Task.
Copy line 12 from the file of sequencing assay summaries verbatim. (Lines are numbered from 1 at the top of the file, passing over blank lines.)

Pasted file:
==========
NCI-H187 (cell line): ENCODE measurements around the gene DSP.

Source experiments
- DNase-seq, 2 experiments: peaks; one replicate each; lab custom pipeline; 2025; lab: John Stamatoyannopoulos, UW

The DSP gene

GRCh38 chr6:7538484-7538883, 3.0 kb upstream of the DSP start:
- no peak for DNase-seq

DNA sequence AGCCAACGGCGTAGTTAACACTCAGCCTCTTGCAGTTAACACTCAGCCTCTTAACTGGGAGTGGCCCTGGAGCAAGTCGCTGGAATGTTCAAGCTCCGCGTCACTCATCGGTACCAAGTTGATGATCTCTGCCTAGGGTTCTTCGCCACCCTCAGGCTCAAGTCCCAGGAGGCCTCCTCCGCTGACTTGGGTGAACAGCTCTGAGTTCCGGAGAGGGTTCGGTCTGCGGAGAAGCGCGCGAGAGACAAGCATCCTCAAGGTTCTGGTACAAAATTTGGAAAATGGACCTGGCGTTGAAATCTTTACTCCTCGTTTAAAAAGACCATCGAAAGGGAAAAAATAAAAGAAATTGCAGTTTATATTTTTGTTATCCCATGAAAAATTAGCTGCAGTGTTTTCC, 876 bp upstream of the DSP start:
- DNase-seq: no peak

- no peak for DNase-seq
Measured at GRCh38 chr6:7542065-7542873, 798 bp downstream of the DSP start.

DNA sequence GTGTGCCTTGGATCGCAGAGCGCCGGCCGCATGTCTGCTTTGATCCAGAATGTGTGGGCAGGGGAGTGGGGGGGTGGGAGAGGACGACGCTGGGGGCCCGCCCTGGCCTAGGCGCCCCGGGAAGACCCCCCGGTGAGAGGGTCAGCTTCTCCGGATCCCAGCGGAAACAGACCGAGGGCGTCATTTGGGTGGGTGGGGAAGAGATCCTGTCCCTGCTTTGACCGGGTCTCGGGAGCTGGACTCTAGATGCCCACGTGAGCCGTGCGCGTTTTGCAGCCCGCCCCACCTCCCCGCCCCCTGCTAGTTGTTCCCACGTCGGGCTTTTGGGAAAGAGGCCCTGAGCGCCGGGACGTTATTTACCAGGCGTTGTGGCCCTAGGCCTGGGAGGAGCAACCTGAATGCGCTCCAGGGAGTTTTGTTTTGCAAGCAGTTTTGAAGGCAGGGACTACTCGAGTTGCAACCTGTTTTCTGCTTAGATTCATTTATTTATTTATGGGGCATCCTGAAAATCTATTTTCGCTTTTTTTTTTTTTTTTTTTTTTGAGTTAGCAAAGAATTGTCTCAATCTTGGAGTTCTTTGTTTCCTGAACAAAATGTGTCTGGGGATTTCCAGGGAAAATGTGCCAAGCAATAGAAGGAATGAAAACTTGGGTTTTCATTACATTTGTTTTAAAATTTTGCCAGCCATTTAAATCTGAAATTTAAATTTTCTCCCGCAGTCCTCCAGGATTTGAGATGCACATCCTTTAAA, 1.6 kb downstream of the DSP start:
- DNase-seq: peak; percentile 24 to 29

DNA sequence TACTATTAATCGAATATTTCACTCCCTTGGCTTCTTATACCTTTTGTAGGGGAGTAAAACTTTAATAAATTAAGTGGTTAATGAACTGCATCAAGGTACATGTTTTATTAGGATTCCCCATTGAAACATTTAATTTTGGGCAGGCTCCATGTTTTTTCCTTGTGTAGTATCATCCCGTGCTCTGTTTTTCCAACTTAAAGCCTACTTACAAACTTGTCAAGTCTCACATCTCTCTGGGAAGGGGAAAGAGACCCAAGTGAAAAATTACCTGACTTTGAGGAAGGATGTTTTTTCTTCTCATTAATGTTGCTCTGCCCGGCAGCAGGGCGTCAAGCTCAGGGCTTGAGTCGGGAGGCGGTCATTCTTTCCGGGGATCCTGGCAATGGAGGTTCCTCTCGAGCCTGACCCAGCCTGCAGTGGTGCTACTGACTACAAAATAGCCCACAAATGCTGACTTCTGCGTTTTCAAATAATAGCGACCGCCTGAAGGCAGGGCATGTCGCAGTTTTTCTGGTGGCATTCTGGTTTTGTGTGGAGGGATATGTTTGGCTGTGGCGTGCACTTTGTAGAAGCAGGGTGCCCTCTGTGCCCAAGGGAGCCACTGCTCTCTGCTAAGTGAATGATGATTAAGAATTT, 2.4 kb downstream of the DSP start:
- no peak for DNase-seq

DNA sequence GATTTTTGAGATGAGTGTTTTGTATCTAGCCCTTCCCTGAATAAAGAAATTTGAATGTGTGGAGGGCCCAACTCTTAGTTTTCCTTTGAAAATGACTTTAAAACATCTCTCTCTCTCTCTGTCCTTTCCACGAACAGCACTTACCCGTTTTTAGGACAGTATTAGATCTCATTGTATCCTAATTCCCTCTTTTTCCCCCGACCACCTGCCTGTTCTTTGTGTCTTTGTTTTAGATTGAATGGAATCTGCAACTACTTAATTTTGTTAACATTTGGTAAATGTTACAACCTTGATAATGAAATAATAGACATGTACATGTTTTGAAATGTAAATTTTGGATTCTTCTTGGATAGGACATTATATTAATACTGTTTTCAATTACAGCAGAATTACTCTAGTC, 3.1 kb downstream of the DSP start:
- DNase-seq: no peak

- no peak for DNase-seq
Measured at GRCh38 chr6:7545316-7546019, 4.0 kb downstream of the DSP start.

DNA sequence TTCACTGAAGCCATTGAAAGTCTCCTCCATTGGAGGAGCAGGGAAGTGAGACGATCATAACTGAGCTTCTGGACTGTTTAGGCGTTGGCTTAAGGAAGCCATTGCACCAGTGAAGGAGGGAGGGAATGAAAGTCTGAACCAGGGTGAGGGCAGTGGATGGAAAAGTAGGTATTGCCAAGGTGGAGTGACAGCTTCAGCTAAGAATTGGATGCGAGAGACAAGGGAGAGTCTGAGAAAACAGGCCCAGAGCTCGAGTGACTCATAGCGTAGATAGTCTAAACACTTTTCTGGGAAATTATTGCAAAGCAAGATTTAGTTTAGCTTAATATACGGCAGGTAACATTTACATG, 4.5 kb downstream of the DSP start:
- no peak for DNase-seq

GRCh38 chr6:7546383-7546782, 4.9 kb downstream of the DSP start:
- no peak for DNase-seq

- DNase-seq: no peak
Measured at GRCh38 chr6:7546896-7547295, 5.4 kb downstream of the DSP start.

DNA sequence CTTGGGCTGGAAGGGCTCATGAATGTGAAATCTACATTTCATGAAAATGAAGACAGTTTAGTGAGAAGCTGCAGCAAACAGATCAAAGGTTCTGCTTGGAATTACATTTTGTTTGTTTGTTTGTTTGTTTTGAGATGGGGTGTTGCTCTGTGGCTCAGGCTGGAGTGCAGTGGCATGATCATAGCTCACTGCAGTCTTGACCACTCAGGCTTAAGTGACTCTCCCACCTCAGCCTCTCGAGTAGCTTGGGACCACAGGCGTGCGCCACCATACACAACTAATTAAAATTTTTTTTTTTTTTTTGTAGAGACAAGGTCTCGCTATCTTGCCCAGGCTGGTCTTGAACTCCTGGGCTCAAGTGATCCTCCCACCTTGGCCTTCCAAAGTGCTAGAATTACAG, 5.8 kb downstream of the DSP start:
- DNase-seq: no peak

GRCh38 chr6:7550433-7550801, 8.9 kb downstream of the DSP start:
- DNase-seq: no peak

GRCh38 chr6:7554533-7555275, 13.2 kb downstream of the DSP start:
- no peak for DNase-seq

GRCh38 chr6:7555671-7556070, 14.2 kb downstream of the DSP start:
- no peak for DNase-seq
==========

- DNase-seq: peak; percentile 24 to 29